Last season, Undercover Boss was the most popular new series on TV, with an average 17.7 million viewers per week. Yet for all its success, the show quickly fell into a rut, as many of its episodes featured the same set pieces: at some point in the show, the CEO would cry as he learned about the personal problems of some of his workers. Later, after revealing himself to the hard-luck employee, the CEO would -- like a gray-suited fairy godmother -- fix all the worker's problems and offer him or her an amazing opportunity to move ahead in the organization.
This episode could be a little different. Unlike many hotel chains -- and most of the companies that are featured on Undercover Boss -- Choice doesn't actually own the hotels in its chains. As a franchising company, it works with hotel owners and collects royalty fees for the use of its names, but the corporation doesn't have direct control over its 6,000 hotels in 35 countries. In other words, when Joyce finds out that some of his workers are suffering from crushing personal problems or trying to deal with unreasonable supervisors, his hands may well be tied.
Bad Timing, Quick Turnaround
Joyce has spent his entire career in the hospitality business: He went to work in Marriott's internal auditing department shortly after graduating from the University of Virginia. Over the next 25 years, he progressed through the Marriott ranks, ultimately rising to become one of the company's executive vice presidents and the point man for its growing franchise program. In May 2008, he jumped ship to become president and chief operating officer at Choice Hotels. A month after coming to the company, he was named CEO.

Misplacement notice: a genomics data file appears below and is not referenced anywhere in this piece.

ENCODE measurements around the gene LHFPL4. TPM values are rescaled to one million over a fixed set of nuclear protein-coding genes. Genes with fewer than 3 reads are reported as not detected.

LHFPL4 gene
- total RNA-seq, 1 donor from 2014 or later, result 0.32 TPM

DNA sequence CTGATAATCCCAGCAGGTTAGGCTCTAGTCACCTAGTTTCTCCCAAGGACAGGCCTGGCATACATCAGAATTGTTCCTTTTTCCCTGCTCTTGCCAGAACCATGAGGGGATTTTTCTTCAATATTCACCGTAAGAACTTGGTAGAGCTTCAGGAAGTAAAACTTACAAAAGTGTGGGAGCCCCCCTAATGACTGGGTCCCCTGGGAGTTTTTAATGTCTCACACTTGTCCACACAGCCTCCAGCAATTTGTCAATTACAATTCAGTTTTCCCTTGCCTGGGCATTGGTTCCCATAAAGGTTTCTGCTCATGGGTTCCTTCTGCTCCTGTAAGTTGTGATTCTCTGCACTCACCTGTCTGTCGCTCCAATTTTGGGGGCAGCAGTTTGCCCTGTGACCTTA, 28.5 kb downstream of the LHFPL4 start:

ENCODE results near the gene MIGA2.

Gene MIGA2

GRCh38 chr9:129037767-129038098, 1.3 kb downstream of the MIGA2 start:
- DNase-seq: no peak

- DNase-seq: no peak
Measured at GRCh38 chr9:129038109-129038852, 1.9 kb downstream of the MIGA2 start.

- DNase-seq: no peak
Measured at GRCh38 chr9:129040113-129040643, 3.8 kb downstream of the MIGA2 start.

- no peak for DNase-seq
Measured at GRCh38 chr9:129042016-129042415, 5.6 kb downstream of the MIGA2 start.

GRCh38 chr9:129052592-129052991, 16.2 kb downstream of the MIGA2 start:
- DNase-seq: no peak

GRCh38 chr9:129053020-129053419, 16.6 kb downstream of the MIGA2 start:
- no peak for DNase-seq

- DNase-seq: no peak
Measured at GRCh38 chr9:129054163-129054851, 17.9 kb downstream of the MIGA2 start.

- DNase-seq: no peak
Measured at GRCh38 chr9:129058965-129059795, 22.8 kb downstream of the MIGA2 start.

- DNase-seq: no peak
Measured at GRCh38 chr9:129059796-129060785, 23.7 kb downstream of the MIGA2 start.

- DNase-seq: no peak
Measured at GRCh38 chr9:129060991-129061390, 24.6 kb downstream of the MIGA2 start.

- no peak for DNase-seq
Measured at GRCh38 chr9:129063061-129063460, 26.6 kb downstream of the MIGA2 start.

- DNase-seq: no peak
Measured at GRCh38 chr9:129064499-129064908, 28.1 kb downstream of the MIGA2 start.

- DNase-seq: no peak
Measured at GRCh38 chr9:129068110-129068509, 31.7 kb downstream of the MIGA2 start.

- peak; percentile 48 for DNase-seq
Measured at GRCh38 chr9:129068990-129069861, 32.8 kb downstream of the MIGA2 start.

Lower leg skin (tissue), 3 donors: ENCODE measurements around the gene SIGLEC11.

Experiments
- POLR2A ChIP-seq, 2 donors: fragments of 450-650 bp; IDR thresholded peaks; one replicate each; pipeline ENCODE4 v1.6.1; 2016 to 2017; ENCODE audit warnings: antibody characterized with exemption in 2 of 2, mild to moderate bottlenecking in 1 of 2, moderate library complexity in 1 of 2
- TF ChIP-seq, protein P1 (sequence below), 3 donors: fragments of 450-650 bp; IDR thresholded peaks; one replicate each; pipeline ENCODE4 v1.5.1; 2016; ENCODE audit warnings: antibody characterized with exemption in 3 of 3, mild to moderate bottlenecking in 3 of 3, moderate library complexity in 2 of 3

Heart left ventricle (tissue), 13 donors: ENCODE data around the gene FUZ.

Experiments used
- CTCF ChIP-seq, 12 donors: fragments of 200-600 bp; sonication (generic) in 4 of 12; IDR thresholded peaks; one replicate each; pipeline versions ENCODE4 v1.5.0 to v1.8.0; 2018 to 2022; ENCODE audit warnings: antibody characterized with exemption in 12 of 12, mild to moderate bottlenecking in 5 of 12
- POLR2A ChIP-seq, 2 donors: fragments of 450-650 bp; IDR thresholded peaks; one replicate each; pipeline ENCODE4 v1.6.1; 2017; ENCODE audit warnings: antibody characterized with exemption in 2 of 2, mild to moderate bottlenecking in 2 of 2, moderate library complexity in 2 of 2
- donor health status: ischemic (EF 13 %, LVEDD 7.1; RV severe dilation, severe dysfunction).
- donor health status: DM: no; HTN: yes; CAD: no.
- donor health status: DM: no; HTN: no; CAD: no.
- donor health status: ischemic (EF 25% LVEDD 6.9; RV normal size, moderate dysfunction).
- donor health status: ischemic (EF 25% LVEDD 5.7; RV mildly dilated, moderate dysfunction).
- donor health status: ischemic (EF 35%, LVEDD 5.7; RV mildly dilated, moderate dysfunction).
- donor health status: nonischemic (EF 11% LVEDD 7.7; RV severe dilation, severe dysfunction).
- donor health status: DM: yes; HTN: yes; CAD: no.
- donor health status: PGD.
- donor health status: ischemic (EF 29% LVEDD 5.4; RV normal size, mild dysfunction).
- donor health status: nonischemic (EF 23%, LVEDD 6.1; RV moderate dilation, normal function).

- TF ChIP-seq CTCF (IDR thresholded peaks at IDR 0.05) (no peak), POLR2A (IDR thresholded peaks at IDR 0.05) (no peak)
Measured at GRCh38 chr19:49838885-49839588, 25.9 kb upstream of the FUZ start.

Regardless of whether or not Joyce is responsible for Choice's improvements, he has certainly been well compensated for his work. While his $3.5 million pay package is modest by Wall Street standards, it's stunning compared to average salaries at his company. It'll be interesting to see Joyce take orders from a hotel general manager who makes just over 1% of the CEO's annual paycheck, much less a front-desk attendant who makes $8.35 per hour, which works out to 0.4% of the undercover CEO's take-home pay.
Undercover Boss will air on Sunday night at 10 PM, Eastern time.